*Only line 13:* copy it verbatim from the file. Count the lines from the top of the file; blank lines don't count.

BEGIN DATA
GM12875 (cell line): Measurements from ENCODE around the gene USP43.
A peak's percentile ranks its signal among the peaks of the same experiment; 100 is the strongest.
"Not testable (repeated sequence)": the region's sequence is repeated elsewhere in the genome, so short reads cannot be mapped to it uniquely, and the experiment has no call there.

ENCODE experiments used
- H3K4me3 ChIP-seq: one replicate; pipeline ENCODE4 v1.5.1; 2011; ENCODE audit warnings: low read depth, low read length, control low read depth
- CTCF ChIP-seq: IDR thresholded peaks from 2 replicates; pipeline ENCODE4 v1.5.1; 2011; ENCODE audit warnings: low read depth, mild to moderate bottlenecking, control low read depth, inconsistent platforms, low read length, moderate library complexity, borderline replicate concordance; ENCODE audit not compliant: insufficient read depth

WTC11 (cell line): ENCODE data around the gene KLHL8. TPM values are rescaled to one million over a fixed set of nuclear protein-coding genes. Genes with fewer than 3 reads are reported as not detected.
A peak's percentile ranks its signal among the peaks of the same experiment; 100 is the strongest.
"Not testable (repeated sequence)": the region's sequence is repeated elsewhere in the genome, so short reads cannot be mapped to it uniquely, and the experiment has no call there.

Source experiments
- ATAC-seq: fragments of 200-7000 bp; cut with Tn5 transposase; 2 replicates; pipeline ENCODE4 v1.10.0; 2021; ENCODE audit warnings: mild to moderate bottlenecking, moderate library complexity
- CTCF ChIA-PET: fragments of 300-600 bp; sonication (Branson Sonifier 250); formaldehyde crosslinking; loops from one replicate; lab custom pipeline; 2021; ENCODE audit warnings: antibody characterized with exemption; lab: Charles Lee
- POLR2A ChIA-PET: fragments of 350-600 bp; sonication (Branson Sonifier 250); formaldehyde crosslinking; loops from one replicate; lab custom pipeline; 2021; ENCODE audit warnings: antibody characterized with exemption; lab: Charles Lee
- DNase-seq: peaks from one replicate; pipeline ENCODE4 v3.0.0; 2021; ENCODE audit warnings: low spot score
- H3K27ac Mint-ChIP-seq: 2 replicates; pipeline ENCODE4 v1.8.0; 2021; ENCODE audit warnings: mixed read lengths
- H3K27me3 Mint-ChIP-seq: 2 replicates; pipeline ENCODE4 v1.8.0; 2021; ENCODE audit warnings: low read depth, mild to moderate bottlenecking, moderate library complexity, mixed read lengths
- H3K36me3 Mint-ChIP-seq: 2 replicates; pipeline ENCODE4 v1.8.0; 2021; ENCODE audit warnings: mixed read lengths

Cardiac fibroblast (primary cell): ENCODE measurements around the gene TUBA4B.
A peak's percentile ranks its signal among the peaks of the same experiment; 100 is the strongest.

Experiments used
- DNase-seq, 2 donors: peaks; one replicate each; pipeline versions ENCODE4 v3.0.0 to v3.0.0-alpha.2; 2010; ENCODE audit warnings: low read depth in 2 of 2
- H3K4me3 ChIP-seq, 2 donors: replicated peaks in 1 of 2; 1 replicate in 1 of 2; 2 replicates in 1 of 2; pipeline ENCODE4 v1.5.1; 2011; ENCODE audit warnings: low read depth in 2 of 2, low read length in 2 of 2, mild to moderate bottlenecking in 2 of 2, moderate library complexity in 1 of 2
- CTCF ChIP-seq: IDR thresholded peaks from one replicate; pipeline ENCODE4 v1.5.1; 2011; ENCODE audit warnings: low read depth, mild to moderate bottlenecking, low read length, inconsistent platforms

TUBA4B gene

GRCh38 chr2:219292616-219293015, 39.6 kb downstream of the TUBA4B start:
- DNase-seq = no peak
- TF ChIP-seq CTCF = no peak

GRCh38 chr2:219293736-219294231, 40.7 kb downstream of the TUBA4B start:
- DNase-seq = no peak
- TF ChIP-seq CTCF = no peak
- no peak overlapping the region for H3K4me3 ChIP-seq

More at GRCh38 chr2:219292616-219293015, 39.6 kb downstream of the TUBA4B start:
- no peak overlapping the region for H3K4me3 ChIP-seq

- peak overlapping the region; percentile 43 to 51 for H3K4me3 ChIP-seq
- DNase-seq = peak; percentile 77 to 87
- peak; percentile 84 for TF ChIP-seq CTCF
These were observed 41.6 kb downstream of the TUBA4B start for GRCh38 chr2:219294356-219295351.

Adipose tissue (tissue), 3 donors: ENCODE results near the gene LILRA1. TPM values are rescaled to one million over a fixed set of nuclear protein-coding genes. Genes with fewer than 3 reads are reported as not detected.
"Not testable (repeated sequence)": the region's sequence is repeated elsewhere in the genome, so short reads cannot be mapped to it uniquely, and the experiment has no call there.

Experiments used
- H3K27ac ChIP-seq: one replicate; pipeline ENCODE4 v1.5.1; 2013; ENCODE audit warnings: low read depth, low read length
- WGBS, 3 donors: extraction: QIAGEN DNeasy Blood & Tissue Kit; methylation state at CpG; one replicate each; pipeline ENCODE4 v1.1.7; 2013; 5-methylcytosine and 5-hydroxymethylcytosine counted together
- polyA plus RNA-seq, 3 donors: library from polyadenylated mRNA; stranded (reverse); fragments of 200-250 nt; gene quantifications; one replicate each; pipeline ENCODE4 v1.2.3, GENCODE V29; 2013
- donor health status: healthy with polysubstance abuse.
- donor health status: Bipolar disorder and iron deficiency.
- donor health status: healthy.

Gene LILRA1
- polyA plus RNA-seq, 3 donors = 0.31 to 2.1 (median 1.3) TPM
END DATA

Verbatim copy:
- POLR2A ChIA-PET: fragments of 350-600 bp; sonication (Branson Sonifier 250); formaldehyde crosslinking; loops from one replicate; lab custom pipeline; 2021; ENCODE audit warnings: antibody characterized with exemption; lab: Charles Lee